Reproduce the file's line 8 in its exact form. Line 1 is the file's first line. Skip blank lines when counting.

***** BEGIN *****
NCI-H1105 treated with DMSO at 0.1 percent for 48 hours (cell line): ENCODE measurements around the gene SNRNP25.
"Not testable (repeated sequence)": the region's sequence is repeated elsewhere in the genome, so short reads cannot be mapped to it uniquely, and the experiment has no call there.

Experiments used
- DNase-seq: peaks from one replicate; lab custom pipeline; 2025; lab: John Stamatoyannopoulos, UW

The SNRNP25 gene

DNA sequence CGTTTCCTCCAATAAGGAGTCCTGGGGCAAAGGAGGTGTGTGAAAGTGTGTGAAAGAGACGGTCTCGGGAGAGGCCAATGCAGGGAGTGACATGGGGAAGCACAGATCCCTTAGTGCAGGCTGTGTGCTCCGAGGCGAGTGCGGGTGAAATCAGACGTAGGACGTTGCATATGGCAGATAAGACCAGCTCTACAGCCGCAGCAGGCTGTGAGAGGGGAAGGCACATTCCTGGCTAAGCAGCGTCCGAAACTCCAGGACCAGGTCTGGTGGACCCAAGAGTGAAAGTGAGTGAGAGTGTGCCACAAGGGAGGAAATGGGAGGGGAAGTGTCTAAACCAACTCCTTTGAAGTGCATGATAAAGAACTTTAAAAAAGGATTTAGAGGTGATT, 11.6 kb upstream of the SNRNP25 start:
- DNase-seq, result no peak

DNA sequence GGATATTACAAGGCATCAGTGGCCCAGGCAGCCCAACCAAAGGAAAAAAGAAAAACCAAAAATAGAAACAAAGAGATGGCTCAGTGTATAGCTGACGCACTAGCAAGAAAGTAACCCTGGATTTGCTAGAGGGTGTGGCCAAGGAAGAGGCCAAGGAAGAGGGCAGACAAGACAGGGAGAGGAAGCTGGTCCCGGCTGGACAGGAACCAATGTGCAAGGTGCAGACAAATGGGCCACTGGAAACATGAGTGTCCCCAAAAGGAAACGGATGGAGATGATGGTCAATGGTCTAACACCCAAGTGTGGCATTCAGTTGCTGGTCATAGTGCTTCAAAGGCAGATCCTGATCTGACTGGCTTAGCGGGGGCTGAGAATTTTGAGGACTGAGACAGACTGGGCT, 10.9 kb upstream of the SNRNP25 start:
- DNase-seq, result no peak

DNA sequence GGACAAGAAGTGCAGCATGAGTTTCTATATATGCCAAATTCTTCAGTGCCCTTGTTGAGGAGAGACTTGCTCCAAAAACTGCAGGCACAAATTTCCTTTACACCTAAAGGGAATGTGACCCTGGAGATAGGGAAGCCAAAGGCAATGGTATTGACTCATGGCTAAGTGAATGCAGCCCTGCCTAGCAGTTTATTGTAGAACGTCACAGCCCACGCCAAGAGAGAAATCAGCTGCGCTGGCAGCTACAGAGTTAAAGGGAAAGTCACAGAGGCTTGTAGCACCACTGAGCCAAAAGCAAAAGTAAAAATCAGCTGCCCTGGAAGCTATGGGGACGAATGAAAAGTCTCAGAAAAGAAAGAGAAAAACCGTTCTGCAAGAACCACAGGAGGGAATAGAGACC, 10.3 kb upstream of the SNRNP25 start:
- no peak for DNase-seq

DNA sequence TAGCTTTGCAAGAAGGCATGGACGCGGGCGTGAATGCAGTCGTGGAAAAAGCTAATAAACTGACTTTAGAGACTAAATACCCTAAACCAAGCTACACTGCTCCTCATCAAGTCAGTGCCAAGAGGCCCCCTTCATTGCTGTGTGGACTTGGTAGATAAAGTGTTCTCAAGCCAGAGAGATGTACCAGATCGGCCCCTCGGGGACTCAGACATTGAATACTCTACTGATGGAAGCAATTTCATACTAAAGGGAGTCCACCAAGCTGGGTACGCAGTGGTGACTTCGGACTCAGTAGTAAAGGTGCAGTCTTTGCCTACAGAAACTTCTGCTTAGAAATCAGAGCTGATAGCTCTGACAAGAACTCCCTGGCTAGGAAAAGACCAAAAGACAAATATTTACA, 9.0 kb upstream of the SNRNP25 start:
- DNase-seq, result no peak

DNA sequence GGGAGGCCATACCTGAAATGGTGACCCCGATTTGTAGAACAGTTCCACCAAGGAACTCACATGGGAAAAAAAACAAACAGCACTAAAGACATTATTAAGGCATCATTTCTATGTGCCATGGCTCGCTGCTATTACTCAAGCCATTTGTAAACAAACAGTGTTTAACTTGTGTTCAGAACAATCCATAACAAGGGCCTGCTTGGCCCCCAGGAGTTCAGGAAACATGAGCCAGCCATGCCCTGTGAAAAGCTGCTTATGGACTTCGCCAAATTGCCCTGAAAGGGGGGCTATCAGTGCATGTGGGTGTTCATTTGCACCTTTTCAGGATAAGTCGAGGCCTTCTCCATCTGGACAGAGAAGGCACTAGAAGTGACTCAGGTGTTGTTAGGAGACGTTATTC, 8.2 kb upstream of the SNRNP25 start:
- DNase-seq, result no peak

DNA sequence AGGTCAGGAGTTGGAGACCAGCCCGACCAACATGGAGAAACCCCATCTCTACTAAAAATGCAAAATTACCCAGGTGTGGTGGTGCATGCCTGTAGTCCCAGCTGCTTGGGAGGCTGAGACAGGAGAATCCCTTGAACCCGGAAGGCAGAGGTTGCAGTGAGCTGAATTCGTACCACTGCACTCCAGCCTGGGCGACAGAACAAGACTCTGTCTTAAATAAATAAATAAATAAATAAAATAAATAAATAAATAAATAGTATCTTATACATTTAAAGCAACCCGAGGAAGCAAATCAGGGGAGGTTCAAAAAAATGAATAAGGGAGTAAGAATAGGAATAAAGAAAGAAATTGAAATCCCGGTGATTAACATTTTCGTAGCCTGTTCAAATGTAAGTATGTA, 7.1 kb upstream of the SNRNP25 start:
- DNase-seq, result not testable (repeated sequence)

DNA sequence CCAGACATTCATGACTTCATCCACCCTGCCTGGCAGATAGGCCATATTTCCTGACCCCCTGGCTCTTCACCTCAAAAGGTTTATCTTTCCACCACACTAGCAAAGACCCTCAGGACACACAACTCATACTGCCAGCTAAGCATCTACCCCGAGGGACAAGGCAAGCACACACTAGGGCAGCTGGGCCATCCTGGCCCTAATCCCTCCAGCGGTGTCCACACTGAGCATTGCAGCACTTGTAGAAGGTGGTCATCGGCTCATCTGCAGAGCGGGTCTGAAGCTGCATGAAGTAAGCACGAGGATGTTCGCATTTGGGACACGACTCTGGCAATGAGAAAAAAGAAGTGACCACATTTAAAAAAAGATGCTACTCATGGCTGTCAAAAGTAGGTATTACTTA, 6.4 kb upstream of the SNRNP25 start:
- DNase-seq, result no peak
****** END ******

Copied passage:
DNA sequence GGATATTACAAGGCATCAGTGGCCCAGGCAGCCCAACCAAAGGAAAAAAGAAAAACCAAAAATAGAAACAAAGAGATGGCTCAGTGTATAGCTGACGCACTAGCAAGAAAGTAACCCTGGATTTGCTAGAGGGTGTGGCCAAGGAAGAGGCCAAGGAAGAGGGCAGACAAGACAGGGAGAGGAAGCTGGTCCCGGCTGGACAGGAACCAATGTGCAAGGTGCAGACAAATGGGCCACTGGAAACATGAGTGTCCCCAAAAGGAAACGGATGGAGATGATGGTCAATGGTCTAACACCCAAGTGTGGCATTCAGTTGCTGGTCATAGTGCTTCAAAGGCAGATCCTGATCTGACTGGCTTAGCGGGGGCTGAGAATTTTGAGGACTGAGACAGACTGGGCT, 10.9 kb upstream of the SNRNP25 start: